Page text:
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Zombi - Spirit Animal CD (album) cover

SPIRIT ANIMAL

Zombi

 

Progressive Electronic

3.48 | 32 ratings

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Epignosis
Special Collaborator
Eclectic Prog Team
3 stars Frustrating is the best adjective I can come up with to describe this album. The first three tracks are stunning masterpieces, not of progressive electronic, but of symphonic rock- a regal surprise for me, seeing as how I only acquired this album in the course of broadening my musical horizons, as it were. The last two tracks, comprising almost half the album, are so boring it is downright unbearable, as though no thought or effort was put into them, especially in terms of variety. For that, it's a pity, but I highly recommend this album anyway, it if only for the first three pieces.

"Spirit Animal" Immediately when I first played this recording, my mind went straight to my favorite album of all time- Yes's Tales from Topographic Oceans. The opening segment had that same feel, and I'll be damned if I didn't get really excited. The bass maintains a static riff, sliding back and forth between octaves throughout much of the beginning before giving way to what I can only describe as symphonic bliss, alternating between major and minor chords, producing a majestic feel and making great use of the synthesizer as the lead instrument. It all falls away though, ushering in a darker, duller section of piano, acoustic guitar, and Mellotron. The stately symphonic rock returns just before the eleven-minute mark, and it is saturated with every staple of the genre.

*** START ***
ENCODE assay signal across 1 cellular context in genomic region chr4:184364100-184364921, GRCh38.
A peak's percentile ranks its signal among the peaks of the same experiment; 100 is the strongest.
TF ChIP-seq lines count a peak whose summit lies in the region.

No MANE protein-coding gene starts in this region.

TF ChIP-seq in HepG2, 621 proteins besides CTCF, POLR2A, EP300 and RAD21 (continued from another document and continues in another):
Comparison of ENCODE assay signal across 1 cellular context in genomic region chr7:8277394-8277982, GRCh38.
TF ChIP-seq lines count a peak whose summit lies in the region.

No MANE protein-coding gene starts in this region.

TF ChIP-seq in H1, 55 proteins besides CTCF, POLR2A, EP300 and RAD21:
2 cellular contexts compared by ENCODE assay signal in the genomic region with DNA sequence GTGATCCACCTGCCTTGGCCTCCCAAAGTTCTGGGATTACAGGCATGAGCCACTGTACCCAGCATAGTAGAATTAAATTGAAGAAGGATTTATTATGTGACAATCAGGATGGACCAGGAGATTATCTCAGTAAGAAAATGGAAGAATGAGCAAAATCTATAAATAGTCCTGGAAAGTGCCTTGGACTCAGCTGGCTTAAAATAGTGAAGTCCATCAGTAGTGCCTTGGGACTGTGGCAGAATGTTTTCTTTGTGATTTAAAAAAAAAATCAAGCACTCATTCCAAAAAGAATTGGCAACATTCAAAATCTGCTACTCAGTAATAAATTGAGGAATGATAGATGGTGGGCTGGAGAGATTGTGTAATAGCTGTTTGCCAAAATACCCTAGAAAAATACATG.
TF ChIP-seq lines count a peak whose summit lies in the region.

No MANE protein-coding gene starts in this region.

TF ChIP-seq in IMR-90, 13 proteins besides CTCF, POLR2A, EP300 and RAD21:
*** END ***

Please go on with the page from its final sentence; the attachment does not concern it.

"Spirit Warrior" The second track takes on a more electronic approach, but still incorporates quite a few symphonic rock elements. The chunky bass guitar and the synthetic choir are the grandest constituents of the piece.

"Earthly Powers" The third track kicks off with a cacophonic theme shared by the synthesizer and guitar. As the bass takes over this theme, it provides even more compositional opportunities, and the band takes them, ultimately creating a piece that sounds a fair bit like latter-day King Crimson. Fans of The Power to Believe will no doubt get a kick out of this, so long as the heavy use of the synthesizer isn't a turn-off.

"Cosmic Powers" This is the point of the album where things take a sharp turn for the worse and head downhill going south. Electronic grooves that are boring to begin with are repeated, with the only change being the music shifting down a half step or so. The percussion mercifully takes over during the last few moments.

"Through Time" The second that grating synthesizer tone rang out, I felt I was in for a headache. Really, how long can one stay in 5/4? While interesting at first, the whole business grows stale rather quickly. It takes three minutes or more to fade out. That's honestly really all there is to say about this seventeen minute bore.

Epignosis | 3/5 |

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